Losing one’s center of gravity is a lost and found phenomenon.
There she is walking ahead of you, legs slightly spread causing her whole body to waddle side to side. She looks like she’s steadying herself on a sailboat but, even from behind, you know she is pregnant. You can’t help but marvel at the miracle of childbirth and the mystery of the female form, but have you ever considered her instability as Creation’s stability?
Pregnancy is an energetic phenomenon. Her mind body connection must navigate through an interruption of being, what she has come to know as, herself. A foreign state of instability overrides everything; she has no control over what is happening to her! How does this instability serve her as a mother to be? (Yikes, it’s enough to scare the rest of us off!)
When talking to my neighbor, Lorelei, mother of one and soon to be two, she said, “Being pregnant is hard, but it teaches me a lot about myself. I can give more than I realized!” She explains how being pregnant stretches her beyond what she knew of herself in every way!
But she had to lose herself to find herself.
Lorelei’s first experience of feeling lost was impressed acutely in her memory. The moment she couldn’t get out of the car on her own volition she exclaimed, “Oh My God, this is really happening!” When we looked deeper into that moment she said, “It’s a foreign state that is one sided. It affects mom not baby.”
My holistic interpretation of this lost while pregnant is:
• Her center of gravity–the Dan Tien Energy Center–is engulfed upon.
• The sense of self that comes from knowing her center is growing increasingly distant.
• The abdominal muscles have split centrally to permit the fetus to grow, leaving her detached from her core strength.
Up until now, her energy and strength have been devoted to her independent desires. Now they are devoted to keeping an embryonic life incubated and emerging. Her autonomy is gradually disappearing. (This might be a good time to say, I love you mom!)
How does this instability sure up the future for nurturing a new life?
Stripped of independence, completely exposed to the world, overwhelmed with fatigue, empathy turns to sympathy toward herself. She is solely responsible for another life form, afraid of unexpected pregnancy conditions (breech, cerclage, preeclampsia), as well as the common cold. She believes that the baby isn’t fully hers to safeguard until it is born.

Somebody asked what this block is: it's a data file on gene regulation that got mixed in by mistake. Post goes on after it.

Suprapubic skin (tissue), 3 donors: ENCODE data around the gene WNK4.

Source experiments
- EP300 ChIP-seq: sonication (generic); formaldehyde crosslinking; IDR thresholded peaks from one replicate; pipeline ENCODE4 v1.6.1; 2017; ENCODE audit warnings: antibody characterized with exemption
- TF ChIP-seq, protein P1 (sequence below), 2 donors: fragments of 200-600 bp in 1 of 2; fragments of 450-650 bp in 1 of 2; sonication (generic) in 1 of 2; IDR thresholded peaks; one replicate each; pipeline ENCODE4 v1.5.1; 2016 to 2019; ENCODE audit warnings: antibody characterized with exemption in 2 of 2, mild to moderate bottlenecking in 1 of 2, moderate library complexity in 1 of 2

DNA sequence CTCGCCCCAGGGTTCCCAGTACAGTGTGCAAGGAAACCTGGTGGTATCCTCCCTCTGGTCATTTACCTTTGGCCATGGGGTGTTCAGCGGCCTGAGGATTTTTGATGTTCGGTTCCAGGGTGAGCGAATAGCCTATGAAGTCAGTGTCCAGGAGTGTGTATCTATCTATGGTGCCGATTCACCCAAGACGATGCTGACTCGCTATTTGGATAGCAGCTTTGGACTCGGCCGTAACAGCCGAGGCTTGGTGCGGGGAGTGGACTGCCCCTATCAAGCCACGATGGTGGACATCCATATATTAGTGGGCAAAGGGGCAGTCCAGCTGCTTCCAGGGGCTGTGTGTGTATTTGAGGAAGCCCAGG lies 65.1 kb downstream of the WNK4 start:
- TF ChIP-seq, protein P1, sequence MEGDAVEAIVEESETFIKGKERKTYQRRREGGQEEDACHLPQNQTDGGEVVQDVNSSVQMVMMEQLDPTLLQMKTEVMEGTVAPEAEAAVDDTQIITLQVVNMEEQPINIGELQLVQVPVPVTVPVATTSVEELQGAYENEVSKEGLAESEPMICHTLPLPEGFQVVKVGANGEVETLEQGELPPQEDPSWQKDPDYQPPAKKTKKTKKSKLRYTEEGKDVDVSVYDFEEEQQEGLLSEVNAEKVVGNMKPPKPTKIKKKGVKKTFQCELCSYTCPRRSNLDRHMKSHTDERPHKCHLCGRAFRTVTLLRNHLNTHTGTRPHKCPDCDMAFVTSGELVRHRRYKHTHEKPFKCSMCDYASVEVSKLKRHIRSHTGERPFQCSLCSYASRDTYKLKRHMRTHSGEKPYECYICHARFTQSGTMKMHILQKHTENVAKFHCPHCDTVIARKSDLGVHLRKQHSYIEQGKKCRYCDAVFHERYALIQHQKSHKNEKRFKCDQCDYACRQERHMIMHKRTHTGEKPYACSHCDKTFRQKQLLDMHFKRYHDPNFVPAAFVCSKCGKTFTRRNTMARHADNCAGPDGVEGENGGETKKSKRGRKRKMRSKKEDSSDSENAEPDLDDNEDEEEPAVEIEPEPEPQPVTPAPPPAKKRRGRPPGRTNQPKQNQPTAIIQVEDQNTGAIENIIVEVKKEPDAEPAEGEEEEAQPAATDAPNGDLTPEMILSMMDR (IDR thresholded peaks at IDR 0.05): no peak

I liken this unstable state to jibbing, a sailing maneuver that turns the stern of the boat, so that the wind changes from one side of the sail to the other. There is a moment in the maneuver that the sail is completely disconnected from the wind, directionless, powerless; but to navigate through life changes one must jib, let go of the control, to transform values and align with new circumstances. This applies no matter what you are birthing in life!
In this personal maneuver she transforms. She cries a lot. She is no longer embarrassed to feel; she has no physical shame left! In this loss of autonomy an internal spark chases her into action. The urgency to nest has her spouting demands, and expecting others to jump. Her mind becomes insightful, sensitive to the single life force she is sharing with her baby, knowing (not guessing) what they need.
In this lost state she finds her direction. A direction that can only go forward; there is no turning back. She has jibbed successfully!
All of this to say, once the baby is born she will need to jib back into the wind to re-find her independence. And when she does she will become acutely aware of the split down her body’s center, where her baby once lived. Alone in herself again, she is forever changed. Lorelei remembers from her first pregnancy, “I felt like I was missing a body part. It took me nearly 3-years to actually be able to own my new self. It was a weird identity crisis.” She recalls that trying to go back was the wrong focus. Trying to be healthy and embody a better newfound sexy–mature, accepting, soft woman–is what completed her experience of being a human incubator. To create a stable internal environment her external standards had to weather physical and emotional instability, but as Lorelei says, “Life is more than appearances. I can’t imagine life without children.”
Entitlement isn’t to be judged in new mothers. It is founded in the fact that she is a spirited and devoted incubator for the human race. As fellow human beings we are obliged to help her! Help support the journey back to herself.